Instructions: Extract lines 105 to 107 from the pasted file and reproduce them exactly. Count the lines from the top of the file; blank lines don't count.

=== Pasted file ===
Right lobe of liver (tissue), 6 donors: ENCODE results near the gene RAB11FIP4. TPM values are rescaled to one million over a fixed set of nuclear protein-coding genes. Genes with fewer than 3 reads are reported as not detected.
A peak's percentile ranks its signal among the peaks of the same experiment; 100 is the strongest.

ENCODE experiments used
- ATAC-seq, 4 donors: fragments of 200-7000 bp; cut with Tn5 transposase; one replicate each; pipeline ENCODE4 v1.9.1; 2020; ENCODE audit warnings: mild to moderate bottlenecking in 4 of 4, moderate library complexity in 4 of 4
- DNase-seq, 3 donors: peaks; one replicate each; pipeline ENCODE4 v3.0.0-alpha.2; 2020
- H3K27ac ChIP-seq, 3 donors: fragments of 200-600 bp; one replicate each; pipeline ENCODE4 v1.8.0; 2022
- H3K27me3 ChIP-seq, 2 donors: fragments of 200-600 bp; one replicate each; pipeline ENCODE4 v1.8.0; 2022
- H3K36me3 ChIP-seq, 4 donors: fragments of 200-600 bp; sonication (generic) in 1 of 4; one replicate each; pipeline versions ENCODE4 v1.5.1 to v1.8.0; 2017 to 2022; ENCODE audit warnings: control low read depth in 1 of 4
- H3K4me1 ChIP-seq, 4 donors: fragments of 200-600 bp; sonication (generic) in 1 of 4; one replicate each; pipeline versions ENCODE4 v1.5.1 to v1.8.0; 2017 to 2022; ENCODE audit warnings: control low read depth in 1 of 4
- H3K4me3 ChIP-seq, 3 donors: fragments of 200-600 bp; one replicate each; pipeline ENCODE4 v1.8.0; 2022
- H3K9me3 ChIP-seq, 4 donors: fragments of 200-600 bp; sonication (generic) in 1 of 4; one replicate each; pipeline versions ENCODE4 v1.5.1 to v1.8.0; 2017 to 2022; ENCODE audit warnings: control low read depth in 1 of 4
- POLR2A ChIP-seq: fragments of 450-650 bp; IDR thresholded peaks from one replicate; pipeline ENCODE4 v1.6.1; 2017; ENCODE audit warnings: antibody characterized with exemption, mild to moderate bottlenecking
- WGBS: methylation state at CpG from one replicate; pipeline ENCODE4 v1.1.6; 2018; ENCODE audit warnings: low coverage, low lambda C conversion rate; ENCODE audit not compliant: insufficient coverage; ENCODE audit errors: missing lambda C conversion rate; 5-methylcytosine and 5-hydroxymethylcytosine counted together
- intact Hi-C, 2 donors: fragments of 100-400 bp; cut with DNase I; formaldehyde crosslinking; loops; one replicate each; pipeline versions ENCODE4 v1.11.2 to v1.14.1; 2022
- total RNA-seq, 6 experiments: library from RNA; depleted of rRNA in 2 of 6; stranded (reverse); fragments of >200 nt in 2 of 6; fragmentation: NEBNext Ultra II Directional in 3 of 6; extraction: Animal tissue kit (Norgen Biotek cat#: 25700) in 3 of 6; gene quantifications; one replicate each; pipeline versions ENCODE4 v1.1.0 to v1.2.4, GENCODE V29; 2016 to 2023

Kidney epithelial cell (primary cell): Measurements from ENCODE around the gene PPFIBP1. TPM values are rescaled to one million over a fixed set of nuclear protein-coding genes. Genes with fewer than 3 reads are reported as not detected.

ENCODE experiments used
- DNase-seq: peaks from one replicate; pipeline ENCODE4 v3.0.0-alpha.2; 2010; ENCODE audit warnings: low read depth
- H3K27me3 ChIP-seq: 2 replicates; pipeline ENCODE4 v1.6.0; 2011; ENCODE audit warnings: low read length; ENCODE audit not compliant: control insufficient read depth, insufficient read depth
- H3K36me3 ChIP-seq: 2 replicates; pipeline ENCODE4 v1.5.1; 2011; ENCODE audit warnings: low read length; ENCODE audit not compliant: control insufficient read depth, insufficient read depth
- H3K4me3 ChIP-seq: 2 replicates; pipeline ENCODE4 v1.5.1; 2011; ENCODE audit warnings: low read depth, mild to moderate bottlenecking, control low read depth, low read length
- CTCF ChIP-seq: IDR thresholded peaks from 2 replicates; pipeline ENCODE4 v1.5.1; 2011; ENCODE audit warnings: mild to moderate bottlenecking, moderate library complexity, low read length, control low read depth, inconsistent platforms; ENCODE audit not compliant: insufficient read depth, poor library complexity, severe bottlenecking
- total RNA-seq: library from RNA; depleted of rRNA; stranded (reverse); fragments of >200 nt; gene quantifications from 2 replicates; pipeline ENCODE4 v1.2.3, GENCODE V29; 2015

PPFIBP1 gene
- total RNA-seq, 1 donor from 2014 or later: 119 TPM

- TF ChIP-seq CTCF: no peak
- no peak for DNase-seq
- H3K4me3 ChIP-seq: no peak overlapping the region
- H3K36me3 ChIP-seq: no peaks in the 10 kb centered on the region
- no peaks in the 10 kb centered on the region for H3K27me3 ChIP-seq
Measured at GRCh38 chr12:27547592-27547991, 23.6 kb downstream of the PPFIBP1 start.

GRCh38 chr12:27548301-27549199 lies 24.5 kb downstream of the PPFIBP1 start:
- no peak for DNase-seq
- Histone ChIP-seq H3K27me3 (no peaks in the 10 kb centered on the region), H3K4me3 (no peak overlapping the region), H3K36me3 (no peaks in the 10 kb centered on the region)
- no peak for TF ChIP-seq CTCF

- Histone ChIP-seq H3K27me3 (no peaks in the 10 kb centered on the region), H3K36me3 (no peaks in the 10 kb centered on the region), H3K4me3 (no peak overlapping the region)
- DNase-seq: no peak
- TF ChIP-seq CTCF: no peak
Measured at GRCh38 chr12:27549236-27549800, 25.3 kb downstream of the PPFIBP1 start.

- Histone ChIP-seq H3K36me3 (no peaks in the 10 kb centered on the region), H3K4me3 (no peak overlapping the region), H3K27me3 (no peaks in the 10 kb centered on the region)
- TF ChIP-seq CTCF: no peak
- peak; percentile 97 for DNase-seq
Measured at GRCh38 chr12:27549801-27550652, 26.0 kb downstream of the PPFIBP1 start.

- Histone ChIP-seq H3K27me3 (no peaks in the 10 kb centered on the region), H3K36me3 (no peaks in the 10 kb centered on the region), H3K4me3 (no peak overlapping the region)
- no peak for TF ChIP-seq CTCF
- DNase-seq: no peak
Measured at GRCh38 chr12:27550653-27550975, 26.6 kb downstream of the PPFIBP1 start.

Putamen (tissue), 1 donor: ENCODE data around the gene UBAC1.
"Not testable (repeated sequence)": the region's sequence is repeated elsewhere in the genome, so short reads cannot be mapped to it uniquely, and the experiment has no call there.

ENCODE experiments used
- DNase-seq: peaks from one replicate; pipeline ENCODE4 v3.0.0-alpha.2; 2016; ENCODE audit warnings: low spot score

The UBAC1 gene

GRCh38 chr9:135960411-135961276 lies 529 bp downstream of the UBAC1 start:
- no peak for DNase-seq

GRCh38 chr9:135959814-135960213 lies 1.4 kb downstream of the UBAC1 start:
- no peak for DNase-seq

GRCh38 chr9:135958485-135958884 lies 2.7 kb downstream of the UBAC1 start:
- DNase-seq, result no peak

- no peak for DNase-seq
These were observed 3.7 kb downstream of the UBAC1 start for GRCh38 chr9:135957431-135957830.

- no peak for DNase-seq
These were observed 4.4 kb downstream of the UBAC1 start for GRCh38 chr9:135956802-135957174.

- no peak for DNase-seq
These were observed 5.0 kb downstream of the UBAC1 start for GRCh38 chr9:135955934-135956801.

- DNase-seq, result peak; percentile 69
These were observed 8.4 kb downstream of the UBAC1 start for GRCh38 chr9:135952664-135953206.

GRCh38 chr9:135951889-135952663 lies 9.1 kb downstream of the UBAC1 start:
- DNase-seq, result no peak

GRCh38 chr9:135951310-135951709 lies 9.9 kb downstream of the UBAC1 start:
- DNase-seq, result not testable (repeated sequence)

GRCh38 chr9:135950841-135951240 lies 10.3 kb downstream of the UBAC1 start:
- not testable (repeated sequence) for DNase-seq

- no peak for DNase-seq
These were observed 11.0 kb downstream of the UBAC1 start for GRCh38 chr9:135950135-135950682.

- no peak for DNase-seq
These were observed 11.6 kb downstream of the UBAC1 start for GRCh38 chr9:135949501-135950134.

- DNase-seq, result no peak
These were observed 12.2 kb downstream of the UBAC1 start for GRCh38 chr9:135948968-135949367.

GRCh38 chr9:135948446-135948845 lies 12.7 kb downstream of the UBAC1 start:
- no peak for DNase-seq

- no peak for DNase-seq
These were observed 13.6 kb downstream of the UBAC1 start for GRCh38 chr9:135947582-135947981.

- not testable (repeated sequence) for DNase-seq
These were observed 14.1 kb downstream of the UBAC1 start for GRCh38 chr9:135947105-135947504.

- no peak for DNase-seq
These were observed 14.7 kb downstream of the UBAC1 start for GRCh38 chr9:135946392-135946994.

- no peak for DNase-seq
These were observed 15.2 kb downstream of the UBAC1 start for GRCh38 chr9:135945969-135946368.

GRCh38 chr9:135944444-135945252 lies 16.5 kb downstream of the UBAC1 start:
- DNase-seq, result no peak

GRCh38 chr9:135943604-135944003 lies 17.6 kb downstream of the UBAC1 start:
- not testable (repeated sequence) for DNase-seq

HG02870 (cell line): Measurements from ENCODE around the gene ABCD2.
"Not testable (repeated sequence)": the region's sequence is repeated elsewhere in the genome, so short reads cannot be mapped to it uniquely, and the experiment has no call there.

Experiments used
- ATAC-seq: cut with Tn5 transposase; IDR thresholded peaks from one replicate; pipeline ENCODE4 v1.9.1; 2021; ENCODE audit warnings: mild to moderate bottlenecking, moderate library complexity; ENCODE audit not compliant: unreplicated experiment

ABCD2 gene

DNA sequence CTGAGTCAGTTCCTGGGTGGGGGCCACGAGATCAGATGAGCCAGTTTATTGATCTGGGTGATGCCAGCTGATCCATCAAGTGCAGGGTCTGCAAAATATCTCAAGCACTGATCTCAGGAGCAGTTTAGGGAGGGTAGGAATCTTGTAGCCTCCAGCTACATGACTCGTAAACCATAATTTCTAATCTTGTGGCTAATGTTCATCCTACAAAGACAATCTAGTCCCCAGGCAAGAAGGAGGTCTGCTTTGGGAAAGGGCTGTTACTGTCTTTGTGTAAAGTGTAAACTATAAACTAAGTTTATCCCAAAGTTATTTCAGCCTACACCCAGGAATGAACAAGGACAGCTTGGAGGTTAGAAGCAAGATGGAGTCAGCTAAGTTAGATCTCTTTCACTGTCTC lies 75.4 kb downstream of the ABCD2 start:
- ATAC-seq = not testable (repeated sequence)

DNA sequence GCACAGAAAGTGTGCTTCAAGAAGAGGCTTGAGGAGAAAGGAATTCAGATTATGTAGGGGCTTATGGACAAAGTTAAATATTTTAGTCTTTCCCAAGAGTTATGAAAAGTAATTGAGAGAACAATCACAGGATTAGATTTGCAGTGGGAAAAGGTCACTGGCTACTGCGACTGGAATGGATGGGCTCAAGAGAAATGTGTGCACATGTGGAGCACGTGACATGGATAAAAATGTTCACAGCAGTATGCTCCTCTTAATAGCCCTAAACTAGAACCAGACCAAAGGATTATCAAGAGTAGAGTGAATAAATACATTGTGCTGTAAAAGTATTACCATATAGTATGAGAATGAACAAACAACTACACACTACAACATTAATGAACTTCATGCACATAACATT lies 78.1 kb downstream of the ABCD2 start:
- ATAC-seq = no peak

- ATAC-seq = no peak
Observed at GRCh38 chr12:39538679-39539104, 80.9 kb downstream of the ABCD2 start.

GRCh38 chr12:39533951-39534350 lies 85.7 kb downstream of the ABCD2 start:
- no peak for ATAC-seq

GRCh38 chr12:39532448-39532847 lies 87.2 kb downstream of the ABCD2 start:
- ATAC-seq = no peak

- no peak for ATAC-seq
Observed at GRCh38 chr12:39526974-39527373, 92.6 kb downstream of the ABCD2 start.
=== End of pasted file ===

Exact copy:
- no peak for ATAC-seq

GRCh38 chr12:39532448-39532847 lies 87.2 kb downstream of the ABCD2 start:
- ATAC-seq = no peak